Originally Posted by Mike Woodman
Maybe I was reluctant to degree the cam cause I was foggy about it. After some thought and having read the responses I agree that it makes sense to do it and be sure.
I had bought a cam for a Pontiac 455 I was building from an outfit called Columbus Auto Parts or Columbus Racing Products- something like that. I still have their catalog from like '88.
Anyway, I got the camshaft along w/a pile of other parts and proceeded to assemble the short block. I wasn't going to degree the cam, thought "why bother". Then a friend of mine who happened to come by said I ought to take a look, he thought it looked like more lift than the card said (called for around 0.480"), so to shut him up, I real quick put my mag base dial indicator on it, and sure enough there was more lift- but only a little.
Lucky guess on his part, but this puzzled me enough that I went ahead and degreed the intake and exhaust lobes of #1 and sure as hell, the cam was WAY different than what was in the catalog: It was ground on a 108 LSA, not a 112, it had 10° more duration and the lift was about 0.015" more.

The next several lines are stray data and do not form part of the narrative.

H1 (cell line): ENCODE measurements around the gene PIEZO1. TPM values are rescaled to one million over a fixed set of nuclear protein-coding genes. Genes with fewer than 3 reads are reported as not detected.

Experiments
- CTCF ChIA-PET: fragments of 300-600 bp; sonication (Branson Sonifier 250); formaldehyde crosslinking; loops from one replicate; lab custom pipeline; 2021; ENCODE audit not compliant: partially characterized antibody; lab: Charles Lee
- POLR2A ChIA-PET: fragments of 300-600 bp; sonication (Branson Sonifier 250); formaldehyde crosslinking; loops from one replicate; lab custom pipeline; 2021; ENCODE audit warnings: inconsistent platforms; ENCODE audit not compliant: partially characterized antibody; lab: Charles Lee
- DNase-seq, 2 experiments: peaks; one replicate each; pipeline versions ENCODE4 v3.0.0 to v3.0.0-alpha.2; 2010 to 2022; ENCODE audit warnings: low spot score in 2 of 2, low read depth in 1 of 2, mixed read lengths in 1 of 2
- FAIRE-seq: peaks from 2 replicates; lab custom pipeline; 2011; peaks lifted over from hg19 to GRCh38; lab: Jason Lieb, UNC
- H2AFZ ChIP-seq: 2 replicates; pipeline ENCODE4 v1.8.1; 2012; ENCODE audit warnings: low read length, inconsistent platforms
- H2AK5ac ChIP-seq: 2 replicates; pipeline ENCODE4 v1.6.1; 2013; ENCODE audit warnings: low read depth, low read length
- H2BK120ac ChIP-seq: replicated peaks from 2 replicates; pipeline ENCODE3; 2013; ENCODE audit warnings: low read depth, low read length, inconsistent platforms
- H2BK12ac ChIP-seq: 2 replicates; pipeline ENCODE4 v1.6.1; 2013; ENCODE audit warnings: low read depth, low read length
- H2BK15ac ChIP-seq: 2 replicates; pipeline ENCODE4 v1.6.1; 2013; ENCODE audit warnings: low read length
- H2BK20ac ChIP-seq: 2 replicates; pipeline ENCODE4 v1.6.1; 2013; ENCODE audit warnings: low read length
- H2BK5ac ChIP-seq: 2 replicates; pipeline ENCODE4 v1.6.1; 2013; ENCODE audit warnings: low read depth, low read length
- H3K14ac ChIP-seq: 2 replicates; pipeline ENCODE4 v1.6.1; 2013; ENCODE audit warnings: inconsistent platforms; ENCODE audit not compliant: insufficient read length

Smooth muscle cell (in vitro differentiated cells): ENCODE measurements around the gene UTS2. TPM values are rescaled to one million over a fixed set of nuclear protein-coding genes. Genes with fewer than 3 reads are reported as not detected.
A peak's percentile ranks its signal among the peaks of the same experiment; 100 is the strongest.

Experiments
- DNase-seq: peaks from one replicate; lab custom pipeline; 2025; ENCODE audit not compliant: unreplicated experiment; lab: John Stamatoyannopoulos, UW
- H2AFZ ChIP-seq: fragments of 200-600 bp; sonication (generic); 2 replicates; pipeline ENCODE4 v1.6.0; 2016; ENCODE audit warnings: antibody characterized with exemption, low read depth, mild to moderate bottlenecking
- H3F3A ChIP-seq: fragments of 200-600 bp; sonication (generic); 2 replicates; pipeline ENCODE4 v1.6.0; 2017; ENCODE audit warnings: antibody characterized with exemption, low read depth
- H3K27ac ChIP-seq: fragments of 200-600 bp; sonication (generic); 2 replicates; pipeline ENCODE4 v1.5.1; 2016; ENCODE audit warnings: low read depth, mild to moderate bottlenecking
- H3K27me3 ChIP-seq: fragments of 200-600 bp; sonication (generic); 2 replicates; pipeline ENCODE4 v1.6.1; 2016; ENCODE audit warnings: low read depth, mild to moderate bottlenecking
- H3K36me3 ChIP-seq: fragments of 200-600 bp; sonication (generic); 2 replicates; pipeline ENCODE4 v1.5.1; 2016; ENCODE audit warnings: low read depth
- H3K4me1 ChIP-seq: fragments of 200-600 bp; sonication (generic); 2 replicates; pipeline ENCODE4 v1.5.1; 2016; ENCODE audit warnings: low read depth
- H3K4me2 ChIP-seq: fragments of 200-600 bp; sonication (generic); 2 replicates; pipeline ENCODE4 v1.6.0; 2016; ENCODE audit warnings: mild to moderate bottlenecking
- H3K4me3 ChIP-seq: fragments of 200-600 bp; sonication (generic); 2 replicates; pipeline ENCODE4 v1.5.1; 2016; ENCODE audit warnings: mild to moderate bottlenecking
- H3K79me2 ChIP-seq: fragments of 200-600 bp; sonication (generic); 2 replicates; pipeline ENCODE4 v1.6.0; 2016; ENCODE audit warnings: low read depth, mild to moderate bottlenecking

After some deliberation (and since I hadn't built the heads yet) I decided to use the cam anyway (installed advanced), and to go ahead and port the heads instead of installing them as-is. I wasn't disappointed w/all the extra work, the engine ran very good for an all iron 455 w/a Performer intake- but if I hadn't known the difference was there I'd have been in for a tuning nightmare trying to make sense of the lower idle vacuum, the lope and such!
So if you can justify the time, like it seems you can, I agree that there's no good reason NOT to degree the cam.